When I went back to Pittsburgh, I thought that maybe I was over the hump and year 3 and 4 would be good to me. As it turns out, the discernment phase was about to hit a critical mass. Any candidate for holy orders, diaconate or presbyterate, live in a fishbowl. A big, giant, fishbowl that all people look in on. At any step of the process, anyone involved in formation, to include the candidate, can say this is not a good fit at this time.
Truly I was at a fork in the road and needed to make a decision. I spent several hours, sitting in the seminary chapel, with only candlelight in front of the icons. My prayer, as it has been so many times, was simple….Lord, make straight my path and let me know if the path I’m on is the right one. I woke up the next morning with a feeling that my primary vocation was to family, and not the parish family at this time. I am called to be a husband and father first, and maybe an ordained deacon at some future time.
This path was made clearer to me when I found out that my Eparchy would require me to wait approximately 5 years after remarriage to apply for formation. In order to make sure that no feelings are hurt or bridges are burned, I completely understand that decision and know that it is founded in the best interest of everyone involved.
I wanted to know what that meant for my intellectual formation. Much of year 3 and 4 is focused on the mechanics and specifics of being a deacon. If I continued with my studies, would my eparchy accept that when the time came or would I be dragging my sorry butt back to Pittsburgh to start anew. Sadly, no one seemed to know that answer and I made the decision to withdraw from the entire formation program at that time. There is a financial and time commitment that I don’t see a positive ROI at this time.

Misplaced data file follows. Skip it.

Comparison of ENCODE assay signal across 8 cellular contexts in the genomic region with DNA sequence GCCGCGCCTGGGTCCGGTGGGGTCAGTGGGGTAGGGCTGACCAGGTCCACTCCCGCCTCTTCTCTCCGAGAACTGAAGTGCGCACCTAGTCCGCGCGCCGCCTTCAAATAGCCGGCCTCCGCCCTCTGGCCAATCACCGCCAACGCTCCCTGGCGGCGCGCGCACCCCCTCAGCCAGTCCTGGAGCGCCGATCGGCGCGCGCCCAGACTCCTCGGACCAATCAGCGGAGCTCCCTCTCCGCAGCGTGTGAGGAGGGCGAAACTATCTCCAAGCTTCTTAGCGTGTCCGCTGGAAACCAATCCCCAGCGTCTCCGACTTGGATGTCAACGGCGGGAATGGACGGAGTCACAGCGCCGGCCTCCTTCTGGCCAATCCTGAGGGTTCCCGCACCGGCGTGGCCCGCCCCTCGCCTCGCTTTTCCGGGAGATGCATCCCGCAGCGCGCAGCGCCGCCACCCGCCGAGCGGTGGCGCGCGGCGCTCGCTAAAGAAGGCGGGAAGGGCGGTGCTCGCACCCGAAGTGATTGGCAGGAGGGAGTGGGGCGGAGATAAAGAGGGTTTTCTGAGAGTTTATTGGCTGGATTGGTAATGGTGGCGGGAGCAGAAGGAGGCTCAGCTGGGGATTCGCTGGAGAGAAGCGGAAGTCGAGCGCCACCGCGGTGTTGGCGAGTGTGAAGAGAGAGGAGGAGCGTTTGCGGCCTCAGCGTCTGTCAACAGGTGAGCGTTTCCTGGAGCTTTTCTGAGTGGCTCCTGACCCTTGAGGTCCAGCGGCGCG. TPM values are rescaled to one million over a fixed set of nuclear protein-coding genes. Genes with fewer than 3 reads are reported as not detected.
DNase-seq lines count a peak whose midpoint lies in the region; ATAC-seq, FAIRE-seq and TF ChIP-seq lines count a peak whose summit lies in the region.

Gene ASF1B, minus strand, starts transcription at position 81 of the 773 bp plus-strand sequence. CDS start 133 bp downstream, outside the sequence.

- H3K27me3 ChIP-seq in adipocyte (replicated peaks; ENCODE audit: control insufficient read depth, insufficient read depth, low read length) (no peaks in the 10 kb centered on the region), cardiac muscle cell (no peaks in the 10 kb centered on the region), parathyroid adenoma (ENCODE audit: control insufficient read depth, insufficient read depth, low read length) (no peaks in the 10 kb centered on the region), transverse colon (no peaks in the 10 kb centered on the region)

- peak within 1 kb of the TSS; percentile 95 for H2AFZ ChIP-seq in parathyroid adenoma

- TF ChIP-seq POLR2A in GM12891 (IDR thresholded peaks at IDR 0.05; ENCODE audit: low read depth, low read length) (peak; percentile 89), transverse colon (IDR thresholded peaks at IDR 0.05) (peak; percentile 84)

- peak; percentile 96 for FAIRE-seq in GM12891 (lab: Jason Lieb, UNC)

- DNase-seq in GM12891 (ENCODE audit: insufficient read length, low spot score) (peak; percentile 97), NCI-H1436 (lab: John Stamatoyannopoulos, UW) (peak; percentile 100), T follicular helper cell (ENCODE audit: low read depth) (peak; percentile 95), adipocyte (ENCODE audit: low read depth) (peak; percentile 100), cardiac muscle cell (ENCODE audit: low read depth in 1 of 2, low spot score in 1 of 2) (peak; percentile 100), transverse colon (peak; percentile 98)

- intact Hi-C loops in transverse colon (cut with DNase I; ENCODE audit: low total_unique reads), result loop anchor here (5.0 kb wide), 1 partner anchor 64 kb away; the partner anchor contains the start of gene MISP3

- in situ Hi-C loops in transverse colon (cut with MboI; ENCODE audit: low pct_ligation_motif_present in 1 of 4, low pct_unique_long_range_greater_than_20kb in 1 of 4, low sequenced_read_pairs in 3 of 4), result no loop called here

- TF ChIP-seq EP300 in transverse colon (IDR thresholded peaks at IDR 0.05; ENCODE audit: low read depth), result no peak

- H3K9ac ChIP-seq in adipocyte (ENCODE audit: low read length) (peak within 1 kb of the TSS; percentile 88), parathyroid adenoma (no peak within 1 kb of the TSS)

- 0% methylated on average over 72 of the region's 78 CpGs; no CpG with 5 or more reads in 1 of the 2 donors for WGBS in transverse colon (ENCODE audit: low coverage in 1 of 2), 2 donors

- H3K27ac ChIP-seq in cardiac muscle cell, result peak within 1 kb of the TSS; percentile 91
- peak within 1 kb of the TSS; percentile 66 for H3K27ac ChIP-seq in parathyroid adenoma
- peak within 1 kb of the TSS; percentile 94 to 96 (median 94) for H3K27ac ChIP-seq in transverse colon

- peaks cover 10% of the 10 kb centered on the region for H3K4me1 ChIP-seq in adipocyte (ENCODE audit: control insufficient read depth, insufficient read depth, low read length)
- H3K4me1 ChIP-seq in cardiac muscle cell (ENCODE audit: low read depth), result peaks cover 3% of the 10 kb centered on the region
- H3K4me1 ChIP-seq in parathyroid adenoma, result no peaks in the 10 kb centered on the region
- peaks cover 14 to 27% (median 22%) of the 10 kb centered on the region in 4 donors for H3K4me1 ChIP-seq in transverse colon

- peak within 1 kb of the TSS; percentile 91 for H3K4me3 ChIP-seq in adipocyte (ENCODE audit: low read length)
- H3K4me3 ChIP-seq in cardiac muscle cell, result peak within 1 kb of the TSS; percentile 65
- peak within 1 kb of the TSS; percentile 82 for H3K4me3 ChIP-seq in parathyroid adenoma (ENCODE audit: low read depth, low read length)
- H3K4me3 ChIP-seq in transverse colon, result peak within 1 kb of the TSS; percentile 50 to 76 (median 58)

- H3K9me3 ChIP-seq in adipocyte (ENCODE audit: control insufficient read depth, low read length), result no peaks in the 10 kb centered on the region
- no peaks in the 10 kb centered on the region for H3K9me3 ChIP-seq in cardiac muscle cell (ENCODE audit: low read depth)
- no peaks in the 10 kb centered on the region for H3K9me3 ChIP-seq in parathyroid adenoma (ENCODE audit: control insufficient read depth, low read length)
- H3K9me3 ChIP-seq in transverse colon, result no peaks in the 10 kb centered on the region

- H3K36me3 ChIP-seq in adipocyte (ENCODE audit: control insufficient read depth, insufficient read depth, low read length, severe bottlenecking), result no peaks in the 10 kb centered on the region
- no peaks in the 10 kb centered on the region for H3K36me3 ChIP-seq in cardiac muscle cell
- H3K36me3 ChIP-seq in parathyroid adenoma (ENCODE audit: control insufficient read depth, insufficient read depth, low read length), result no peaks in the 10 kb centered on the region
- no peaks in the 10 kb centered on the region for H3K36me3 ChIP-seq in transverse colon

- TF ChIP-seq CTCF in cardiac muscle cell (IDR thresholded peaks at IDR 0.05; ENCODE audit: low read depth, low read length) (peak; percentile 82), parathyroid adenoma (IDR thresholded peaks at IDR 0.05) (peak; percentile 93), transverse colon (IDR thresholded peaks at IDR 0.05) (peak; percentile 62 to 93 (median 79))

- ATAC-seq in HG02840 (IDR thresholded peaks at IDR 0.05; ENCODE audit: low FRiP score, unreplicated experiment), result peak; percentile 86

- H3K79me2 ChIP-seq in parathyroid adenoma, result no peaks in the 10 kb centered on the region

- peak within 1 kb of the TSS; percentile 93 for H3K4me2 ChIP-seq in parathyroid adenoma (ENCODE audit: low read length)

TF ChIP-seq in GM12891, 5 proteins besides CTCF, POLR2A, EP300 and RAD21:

The decision came to me driving to work and it came relatively easy. I am going to miss the 15 guys that remain in the program. They are good, holy men, and I am not sure I am at their level right now. I see some road trips in our future when they are ordained to the Diaconate. I won’t be surprised if there are a few presbyteral ordinations in their future as well. I can see my long bearded friend, AG, as my future spiritual director!
One thing I know is that Ryan needs a loving family more than he needs a Fr. Deacon Patrick. And I need a loving family more than I need a murmuring mass of humanity at this point in my journey. I have found that, and that vocation deserves my undivided attention. I can still be of service to my current parish, my new parish - wherever that may be- and to the people I will meet along the way. Life ain’t always beautiful, but it’s a beautiful ride.
“ Lord, blessing those who bless you and sanctifying those who trust in you, save your people and bless your inheritance….Grant peace to yourd world, to your churches, to the priests, to our government, and to all your people. For all generous giving and every perfect gift is from above, coming down from you, the Father of Lights; and we give glory, thanksgiving, and worship to you, Father, Son and Holy Spirit, now and ever and to the ages of ages.”